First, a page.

Girl with a Cold University of Virginia researchers say that you can pick up a cold virus from a household object even a day after the item was contaminated. Once on your fingertips, this virus which is lifted from germ-laden doorknobs, TV remotes and light switches is so much closer to your nose and eyes, greatly increasing your chance of catching a cold.

The small, unpublished study suggests “you don’t necessarily have to be in contact with someone who has a cold to get a cold but just to come into contact with something that they had contact with,” said Dr. Michael Edmond, an infection-control expert at Virginia Commonwealth University.

Frequent hand washing and disinfection are well-known, although not always used, ways to avoid infection, said Dr. Birgit Winther, the U.Va. ear, nose and throat specialist who led the study. The results were presented yesterday in San Francisco at a meeting of the American Society for Microbiology.

Colds are generally caught when you rub your eye or nose with your virus-laden hands, she said. That could happen by direct transmission, such as shaking hands with someone infected, or perhaps indirectly after touching something contaminated and then transferring the virus to the face – the eyes, nose and mouth.

“We tested if viruses can be picked up by an uninfected person,” Winther said.

The study was conducted in a hotel. U.Va.’s internationally renowned cold research is often conducted in hotels for convenience, not because hotels are particularly germy.

Fifteen adults with lab-confirmed rhinoviral colds stayed overnight. Before checking out the next day, they identified 10 objects they had handled. The researchers then tested the 150 items and found that about a third were contaminated with rhinovirus, which causes more than a third of colds.

The virus was found on seven of 14 door handles and six of 14 pens, but it also lingered on light switches, faucets, telephones and remote controls.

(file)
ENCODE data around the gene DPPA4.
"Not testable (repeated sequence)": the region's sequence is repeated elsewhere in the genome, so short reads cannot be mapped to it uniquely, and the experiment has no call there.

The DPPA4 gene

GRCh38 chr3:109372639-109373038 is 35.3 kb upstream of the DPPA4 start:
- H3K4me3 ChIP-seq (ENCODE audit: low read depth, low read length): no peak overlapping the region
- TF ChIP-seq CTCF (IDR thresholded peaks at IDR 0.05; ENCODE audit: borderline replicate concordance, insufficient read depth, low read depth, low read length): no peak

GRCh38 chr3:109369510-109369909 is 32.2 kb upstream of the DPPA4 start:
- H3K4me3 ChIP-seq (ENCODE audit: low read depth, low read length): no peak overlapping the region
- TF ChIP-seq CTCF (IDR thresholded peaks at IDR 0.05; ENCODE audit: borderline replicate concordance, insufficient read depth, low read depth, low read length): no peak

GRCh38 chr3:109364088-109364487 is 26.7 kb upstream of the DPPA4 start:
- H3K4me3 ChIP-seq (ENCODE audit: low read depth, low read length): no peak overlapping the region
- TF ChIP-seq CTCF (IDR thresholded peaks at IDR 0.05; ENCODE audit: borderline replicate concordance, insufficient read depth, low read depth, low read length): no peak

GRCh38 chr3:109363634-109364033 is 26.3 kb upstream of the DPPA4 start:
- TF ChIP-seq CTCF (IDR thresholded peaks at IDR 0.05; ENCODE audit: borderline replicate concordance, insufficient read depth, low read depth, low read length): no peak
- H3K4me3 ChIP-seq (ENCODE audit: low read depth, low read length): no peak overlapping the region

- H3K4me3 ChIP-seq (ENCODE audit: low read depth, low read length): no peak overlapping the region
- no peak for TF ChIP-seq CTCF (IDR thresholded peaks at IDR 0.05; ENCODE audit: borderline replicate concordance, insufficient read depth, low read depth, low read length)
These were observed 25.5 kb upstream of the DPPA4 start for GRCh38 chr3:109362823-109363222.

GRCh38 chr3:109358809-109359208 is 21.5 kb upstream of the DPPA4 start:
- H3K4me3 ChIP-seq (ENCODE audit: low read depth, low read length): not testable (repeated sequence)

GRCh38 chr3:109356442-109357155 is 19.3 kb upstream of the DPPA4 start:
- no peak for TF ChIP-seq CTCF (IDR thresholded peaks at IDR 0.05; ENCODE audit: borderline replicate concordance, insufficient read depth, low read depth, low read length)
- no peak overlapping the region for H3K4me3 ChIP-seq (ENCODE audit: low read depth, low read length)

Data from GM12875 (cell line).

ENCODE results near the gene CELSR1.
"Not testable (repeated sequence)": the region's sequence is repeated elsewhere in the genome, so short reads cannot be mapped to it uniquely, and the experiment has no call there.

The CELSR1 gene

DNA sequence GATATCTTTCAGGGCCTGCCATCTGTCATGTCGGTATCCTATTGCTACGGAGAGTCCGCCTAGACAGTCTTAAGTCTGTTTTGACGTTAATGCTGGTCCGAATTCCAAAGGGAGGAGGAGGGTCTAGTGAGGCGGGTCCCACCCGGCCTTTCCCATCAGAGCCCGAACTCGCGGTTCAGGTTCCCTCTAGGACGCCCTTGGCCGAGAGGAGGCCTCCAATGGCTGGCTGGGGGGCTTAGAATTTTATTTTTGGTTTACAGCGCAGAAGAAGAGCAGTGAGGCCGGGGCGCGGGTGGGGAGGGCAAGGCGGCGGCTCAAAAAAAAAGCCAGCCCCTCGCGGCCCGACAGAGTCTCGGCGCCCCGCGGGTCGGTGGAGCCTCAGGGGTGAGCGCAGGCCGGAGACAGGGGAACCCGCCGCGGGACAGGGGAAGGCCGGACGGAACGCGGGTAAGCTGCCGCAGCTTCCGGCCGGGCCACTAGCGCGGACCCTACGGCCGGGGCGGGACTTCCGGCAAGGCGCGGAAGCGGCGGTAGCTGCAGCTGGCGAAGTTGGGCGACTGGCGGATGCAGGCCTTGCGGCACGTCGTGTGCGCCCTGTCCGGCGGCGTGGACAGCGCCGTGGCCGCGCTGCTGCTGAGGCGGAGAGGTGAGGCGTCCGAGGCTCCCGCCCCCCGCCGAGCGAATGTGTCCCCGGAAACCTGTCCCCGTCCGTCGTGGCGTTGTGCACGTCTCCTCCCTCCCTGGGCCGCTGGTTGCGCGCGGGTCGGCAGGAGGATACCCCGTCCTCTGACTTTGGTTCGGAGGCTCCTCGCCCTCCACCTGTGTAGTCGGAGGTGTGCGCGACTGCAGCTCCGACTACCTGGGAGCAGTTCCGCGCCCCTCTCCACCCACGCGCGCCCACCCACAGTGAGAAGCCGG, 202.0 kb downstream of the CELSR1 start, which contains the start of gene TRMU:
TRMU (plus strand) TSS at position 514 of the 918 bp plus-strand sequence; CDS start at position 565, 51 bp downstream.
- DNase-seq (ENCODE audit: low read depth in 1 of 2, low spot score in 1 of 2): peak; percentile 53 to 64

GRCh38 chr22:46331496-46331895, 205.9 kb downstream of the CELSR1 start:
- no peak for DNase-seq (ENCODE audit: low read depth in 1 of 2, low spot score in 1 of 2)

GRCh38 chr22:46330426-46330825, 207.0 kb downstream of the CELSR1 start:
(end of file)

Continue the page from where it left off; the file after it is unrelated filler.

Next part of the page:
Six volunteers returned to the hotel two months later, where researchers had contaminated items with the volunteers’ own frozen mucus gathered during their earlier colds. In one room, the virus was left to dry for an hour, and in the other, overnight for 18 hours.

The participants were encouraged to use the contaminated items.

In the one-hour room, 60 percent of the contacts transferred the virus to the volunteers’ fingertips. A third of the contacts in the overnight room resulted in contamination.

“While transmission of rhinovirus through dried nasal mucus on surfaces is not efficient, people still should understand that the virus remains available for transfer at least one day,” said U.Va. cold specialist Dr. Owen Hendley, one of the researchers.

Rhinoviruses are most active in early fall, spring and summer. VCU infectious-disease expert Dr. Richard Wenzel called the U.Va. study provocative, in part because this viral family has been implicated recently in the more severe diseases of asthma and bronchitis.

The study also points out the need, particularly in cold season, to wash your hands and clean commonly used household or office items that people might not consider, Winther said.

“Those common things we all touch, like the microwave buttons and refrigerator doors, they would be similar to what we found [contaminated] in the hotel study,” she said.